When and where did you form your longest lasting and closest friendships? Probably in school, right? Why was it easier then and there?
- School was a place where you were surrounded by people who were in a similar phase of life doing similar things.
- You spent a lot of hours with the people described in reason #1
That's all you really need to know. Those two insights are enough to help you make new friends as an adult.
Connect with people who are in a similar phase of life doing similar things
If you want to identify environments that are conducive to finding new friends, ask yourself the following questions:
Q. Am I likely to find myself around people in a similar phase of life?
- Am I likely to find myself around people similar in age to me or quite different?
- Am I likely to find myself around people who have lived in my city the same length of time as I have? If you are new to your city, this is usually important.
- Am I likely to find myself around people who are single or who have been married for years?
- Am I likely to find myself around people who do not have kids or lots of parents with small children?
- Am I likely to find myself around people who are just starting out in their chosen career field or who are senior leaders in it?
Q. Am I likely to find myself around people doing similar things?
- Am I likely to find myself with people who do the same leisure activities? Will I meet other people who love to try new restaurants or dance or play boardgames? Will I meet people who enjoy going to sporting events or playing the sports that I like or are as excited about outdoor recreation as I am?
- Am I likely to find myself with other people who understand and care about what I do at work?
- Am I likely to find myself with members of the same religious or non-religious community?
Avoid being highly selective when it comes to screening environments based on the anticipated phase of life of the people you will run into, but don't ignore this factor. The opportunity costs are real. Prioritize environments where it is most likely that friendships will take root and grow.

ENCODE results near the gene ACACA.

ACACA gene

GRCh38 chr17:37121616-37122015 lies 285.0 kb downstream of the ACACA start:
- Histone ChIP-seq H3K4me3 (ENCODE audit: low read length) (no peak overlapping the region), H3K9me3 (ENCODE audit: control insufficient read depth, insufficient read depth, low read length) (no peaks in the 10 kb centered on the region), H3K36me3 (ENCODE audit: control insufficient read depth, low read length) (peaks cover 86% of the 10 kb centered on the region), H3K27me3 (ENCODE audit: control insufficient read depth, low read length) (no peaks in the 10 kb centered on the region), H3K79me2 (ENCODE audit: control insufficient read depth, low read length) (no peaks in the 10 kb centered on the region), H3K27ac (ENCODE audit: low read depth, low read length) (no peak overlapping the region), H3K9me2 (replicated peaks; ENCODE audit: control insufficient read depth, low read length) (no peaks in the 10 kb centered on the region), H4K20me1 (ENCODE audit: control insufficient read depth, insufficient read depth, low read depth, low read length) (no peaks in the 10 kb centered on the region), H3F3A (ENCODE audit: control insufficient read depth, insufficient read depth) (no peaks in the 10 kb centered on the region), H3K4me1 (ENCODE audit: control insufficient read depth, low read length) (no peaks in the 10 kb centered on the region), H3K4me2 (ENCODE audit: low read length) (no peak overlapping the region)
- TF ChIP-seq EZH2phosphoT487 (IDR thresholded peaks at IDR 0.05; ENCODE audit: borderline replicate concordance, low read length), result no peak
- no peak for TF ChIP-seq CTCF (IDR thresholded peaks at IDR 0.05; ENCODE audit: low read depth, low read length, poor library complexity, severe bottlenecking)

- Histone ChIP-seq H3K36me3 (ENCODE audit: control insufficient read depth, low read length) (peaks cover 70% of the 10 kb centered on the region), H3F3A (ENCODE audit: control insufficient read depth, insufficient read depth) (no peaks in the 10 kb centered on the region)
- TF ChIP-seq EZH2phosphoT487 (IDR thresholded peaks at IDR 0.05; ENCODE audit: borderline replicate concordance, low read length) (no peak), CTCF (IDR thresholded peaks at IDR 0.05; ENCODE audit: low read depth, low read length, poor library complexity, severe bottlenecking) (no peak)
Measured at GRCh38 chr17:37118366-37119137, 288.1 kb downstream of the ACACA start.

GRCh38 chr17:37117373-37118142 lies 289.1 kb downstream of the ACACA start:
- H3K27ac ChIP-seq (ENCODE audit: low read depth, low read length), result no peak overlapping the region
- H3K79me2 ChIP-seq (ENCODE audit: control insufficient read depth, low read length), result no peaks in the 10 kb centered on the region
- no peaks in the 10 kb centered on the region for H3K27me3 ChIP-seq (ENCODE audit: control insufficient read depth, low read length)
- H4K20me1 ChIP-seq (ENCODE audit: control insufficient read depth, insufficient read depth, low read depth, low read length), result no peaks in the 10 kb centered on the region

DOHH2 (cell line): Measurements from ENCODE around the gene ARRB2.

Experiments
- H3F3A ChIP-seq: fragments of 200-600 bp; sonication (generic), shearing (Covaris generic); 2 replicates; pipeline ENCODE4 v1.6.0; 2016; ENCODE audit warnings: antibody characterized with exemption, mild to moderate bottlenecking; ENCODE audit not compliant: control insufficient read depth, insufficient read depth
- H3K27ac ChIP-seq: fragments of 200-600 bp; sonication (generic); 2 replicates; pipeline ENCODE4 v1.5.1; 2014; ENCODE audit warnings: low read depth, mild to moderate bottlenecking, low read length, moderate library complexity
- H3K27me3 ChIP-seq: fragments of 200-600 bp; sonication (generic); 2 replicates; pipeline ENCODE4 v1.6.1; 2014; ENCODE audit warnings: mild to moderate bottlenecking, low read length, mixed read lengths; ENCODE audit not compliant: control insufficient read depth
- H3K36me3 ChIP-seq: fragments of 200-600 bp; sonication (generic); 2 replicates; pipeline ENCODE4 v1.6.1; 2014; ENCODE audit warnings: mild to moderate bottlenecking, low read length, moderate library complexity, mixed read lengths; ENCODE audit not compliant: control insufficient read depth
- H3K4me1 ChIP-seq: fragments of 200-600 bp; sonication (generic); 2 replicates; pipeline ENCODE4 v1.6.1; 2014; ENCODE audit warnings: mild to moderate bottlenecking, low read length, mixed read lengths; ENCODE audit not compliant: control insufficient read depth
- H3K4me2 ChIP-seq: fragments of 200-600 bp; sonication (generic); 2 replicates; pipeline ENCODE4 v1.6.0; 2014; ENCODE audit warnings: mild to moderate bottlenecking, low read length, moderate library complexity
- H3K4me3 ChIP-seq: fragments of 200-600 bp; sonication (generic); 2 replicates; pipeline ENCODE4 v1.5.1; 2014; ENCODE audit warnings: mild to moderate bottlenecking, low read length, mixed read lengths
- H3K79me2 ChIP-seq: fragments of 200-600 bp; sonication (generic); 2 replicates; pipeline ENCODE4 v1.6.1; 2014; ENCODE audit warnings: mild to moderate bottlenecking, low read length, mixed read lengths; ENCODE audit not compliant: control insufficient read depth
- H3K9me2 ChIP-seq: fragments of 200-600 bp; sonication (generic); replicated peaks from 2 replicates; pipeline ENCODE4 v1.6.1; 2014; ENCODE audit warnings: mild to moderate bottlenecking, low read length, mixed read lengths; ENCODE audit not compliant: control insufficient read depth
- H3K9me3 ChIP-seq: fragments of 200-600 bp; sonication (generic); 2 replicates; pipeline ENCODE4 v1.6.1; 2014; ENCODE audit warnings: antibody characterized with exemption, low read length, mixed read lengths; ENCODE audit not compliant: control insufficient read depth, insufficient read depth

Expect to spend a lot of hours with other people
If you are trying to expand your friend network and it feels challenging, you are likely not spending enough time with other people. Forming new friendships often requires a massive time commitment. This is an important expectation to set for yourself. It is not enough to just meet people who are in a similar phase of life doing similar things. You must spend hours with them – many hours.
How many hours, exactly?
The results of a study by Dr. Jeffrey Hall of the University of Kansas suggest the following:
- 50 hours can move you from acquaintance to "casual friend"
- 90 hours can move you to "friends"
- 200 hours can move you to "close friends"
Unfortunately, for many of us, spending 100-200 hours with people in a similar phase of life doing similar things is not as easy as it once was.
When you were a kid, everything was simpler.
"In high school, I sat around playing hearts with the same four guys about five days a week. In four years, we probably racked up 700 group hangouts." – "The Tail End" by Tim Urban
Now that you're an adult and all of your peers are adults, it's highly unlikely you will find multiple people who want to play hearts – or do any activity – five days a week. You and everyone you know are loaded down with responsibilities and obligations.
But what if you somehow manage to make time for an hourly Meetup or class once a week? Is that enough of a time commitment to build new friendships? Probably not. If you only meet once a week for 60 minutes, you will spend a maximum of 52 hours a year with that group of people. And, in reality, you and the other group members will miss some – probably many – of these weekly events. This does not mean that Meetups or classes aren't worth attending, just keep in mind that you need to spend a significant amount of time with these people outside of the regularly scheduled programming before they are likely to become good friends.
In general, there are two approaches to getting in the hours you need to build new friendships:
- Distributed approach – Spend 10+ hours each month with the same people. This can be as simple as inviting friends of friends, people you run into locally, or coworkers to coffee, brunch, a group picnic, a dinner, etc. Get creative.
- All-at-once approach – Spend multiple days or weeks in a row with the same people. This can be a multi-day or multi-week in-person training course, retreat, vacation, volunteer program, etc.
Before you spend a huge amount of time with a new group of people, ask yourself if they are in a similar phase of life doing similar things. This is how you recreate those optimal friend-building conditions you might have experienced as a kid.